Lennox Hastie has an obsession with fire, setting this venue apart from the rest! “Fire can be very addictive,” he says , “it’s a very primal element that’s instinctively human.”
Hungerford Hill is excited to be partnering with Lennox at one of the most unique restaurant concepts – Firedoor Sydney, Australia’s first and only fire-powered restaurant.
Don’t miss out BOOK NOW – we only have 35 seats at this terrific lunch opportunity !
Under the guidance of asado expert (aka. grilling genius) Victor Arguinzoniz, Lennox spent five years mastering the art of cooking with wood, flame, embers, ash and smoke.
In 2011, Lennox left Spain and joined forces with the Fink Group, who is behind some of Sydney’s top restaurants, including OTTO, Bennelong and Quay. As a consultant, he experimented with the unique flavour profiles of Australian woods with the ambition to open Australia’s first and only fire-powered restaurant. This concept came to fruition in 2015, when Firedoor lit its grills in a circa-1911 heritage building in Surry Hills, Sydney. Here, these Australian woods are key ingredients, and playing with fire is encouraged.
Wood is central , with different woods selected for their specific properties and carefully paired with ingredients to enhance flavours. Expect wood such as ironbark, malee, apple, orange, grapvines and aged wine barrels to be making an appearance in the kitchen.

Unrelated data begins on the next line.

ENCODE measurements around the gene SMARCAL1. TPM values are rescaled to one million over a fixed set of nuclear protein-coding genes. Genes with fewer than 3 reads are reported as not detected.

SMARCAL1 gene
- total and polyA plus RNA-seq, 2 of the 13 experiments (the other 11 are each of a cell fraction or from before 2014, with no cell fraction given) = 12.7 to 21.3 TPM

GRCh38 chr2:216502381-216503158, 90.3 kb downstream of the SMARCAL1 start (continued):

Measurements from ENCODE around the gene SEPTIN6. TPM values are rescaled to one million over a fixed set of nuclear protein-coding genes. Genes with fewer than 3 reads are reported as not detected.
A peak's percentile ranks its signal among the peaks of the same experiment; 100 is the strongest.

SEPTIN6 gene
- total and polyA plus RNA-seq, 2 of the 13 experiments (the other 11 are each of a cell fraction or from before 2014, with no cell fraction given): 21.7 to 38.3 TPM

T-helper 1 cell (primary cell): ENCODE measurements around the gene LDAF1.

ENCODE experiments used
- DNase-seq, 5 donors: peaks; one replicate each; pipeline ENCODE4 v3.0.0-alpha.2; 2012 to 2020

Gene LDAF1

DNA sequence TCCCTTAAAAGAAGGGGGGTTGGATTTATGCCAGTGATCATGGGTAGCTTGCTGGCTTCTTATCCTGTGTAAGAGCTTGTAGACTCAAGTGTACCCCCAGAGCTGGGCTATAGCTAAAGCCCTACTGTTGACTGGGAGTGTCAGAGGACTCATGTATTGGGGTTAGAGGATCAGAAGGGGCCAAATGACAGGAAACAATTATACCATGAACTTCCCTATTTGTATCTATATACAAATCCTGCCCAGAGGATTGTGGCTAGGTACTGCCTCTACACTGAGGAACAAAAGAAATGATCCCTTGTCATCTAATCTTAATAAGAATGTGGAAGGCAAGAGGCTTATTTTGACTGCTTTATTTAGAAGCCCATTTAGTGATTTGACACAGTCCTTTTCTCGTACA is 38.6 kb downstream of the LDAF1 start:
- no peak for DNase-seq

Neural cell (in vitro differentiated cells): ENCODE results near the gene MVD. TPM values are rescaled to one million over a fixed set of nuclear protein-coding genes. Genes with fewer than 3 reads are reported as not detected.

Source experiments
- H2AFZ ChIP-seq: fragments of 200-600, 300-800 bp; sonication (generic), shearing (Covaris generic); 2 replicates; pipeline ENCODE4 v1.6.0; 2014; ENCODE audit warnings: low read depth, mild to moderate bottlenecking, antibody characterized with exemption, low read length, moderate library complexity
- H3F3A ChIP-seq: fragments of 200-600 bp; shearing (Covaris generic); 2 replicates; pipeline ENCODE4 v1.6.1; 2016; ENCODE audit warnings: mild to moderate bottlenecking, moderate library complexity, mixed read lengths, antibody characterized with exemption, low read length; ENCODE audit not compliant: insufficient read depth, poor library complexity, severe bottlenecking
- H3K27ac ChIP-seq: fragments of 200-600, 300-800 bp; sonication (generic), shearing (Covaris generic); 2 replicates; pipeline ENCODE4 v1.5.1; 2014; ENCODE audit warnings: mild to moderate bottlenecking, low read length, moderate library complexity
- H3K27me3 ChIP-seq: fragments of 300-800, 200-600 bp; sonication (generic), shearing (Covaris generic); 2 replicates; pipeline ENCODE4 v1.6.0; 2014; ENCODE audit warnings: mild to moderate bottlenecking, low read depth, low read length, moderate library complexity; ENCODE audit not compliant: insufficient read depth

It was a bit of a leap of faith. We hadn’t done it in Spain, and I wasn’t sure it would work. But I thought, if you really believe in something, you’ve just got to go with it. So I decided to take the leap of faith, and I did it.
For a start, the first thing a chef does when they get into the kitchen is light a fire. So they have to learn to light a fire, and understand the harmony of heat. Even different seasons can make a difference to how the wood burns, as well as where the wood is coming from and how long it has been seasoned/aged – they all play a part in how we operate [at Firedoor], because of the fundamental role that wood-burning plays.
I’ve been working as a chef for over 20 years, after a while you sort of see and feel an ingredient, and combinations come to mind. But it’s best to keep it simple – essentially you’ve got nothing over-complicated, and it’s all about the freshness of that ingredient, that immediacy and that respect for that ingredient you have.
Our vegetarian menu is not one of those things that we print – we literally design it on the spot. So we put something together that’s a good representation of cooking styles, but also with the produce that we have available.
It’s partially my story about how fire came into my life. I didn’t come from a traditional culture of cooking with fire, so my skills are something that I have developed and that has evolved. More importantly, it’s also practical information. I found there’s fairly good information [available] about barbecue and smoking, but there’s fairly limited information on how to cook with fire and what that means.